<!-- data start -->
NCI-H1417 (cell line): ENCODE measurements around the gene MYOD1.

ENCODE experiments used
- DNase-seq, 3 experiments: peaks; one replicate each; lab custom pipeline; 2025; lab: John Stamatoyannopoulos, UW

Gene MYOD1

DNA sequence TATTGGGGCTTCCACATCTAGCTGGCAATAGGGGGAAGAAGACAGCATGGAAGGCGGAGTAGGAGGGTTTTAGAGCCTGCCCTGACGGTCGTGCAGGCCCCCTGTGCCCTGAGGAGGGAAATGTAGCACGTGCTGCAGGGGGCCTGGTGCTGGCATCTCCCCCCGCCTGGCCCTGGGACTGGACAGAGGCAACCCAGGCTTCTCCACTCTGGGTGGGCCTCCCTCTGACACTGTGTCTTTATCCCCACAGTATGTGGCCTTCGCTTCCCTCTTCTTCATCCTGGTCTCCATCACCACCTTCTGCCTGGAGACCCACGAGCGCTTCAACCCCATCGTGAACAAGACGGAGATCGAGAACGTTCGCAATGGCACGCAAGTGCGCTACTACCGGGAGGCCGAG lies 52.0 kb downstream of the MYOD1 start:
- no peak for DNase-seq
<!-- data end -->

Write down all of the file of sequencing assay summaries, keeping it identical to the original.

NCI-H1417 (cell line): ENCODE measurements around the gene MYOD1.

ENCODE experiments used
- DNase-seq, 3 experiments: peaks; one replicate each; lab custom pipeline; 2025; lab: John Stamatoyannopoulos, UW

Gene MYOD1

DNA sequence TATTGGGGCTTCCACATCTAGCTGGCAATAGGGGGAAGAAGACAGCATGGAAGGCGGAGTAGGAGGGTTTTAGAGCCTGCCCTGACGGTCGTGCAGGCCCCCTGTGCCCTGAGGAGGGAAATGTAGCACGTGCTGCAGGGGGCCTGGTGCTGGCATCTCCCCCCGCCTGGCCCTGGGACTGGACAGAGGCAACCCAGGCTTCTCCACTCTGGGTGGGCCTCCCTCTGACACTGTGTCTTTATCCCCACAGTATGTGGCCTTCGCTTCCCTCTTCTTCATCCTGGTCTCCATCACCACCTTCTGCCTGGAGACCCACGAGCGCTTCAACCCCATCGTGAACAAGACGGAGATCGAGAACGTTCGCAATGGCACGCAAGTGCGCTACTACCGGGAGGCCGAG lies 52.0 kb downstream of the MYOD1 start:
- no peak for DNase-seq